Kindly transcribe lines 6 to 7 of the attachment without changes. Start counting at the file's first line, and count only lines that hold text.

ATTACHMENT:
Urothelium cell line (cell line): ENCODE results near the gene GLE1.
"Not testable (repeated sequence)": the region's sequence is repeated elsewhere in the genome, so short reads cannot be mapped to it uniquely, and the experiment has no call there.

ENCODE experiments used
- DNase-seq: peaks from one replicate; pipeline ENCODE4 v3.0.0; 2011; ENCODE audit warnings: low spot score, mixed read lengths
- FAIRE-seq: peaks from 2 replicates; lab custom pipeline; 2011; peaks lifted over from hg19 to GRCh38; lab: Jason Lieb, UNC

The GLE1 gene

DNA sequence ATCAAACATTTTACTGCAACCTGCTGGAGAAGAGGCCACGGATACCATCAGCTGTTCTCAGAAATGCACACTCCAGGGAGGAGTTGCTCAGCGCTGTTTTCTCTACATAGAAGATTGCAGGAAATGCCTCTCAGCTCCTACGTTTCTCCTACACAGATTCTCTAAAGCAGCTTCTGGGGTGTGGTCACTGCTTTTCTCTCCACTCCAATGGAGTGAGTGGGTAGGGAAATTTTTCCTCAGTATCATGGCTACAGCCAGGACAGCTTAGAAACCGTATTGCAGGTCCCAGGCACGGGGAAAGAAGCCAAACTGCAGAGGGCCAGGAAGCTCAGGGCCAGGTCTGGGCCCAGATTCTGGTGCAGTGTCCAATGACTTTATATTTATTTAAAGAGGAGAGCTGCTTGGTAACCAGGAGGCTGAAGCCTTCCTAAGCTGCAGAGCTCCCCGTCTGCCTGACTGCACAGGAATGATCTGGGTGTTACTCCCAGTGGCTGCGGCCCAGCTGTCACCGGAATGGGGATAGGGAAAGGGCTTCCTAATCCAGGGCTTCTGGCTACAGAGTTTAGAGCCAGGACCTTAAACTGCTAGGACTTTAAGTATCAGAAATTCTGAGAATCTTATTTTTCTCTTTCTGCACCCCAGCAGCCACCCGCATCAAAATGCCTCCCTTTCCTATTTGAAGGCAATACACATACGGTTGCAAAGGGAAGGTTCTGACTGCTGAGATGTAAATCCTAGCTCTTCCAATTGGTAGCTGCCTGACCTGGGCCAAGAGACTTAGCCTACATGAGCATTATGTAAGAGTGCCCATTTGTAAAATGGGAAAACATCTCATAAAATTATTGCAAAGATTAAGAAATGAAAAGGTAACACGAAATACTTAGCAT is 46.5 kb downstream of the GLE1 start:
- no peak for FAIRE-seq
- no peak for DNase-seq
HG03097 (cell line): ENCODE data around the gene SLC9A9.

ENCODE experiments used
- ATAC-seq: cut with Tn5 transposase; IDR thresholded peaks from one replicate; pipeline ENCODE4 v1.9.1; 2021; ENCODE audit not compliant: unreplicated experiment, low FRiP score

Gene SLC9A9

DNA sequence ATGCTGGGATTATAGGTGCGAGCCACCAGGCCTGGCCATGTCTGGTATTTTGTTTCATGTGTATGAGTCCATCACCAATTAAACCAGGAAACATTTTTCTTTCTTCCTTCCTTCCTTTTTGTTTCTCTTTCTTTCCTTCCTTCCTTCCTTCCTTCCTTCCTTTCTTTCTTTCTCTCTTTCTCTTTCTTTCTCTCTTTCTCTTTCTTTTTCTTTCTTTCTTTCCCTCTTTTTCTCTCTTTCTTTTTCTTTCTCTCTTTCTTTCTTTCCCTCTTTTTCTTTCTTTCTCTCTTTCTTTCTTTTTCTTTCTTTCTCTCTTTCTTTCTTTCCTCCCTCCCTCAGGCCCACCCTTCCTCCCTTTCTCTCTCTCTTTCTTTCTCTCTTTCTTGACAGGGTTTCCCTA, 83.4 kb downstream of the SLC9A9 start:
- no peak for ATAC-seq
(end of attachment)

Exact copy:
The GLE1 gene

DNA sequence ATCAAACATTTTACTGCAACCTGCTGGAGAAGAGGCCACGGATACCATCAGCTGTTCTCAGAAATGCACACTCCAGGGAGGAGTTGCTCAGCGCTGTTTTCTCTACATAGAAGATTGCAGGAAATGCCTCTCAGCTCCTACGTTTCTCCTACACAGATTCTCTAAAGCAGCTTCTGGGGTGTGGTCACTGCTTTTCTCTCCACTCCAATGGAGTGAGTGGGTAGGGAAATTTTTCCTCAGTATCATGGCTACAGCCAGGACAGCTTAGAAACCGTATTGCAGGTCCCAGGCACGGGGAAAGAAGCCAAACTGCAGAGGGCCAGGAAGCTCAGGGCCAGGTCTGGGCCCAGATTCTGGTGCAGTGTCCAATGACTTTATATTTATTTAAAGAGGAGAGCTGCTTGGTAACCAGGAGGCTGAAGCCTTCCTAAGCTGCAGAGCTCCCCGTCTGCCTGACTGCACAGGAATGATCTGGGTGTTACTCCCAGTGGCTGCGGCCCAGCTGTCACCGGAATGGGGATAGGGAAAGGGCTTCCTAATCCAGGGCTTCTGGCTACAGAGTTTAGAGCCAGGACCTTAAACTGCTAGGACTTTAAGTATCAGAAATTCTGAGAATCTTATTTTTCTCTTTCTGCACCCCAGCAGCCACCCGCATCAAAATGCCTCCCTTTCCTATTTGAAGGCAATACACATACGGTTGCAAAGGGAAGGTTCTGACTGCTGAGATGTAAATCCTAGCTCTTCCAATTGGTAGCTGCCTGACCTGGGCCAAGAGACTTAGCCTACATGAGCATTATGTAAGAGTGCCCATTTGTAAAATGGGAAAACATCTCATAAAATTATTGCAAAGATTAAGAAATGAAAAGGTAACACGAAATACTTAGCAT is 46.5 kb downstream of the GLE1 start: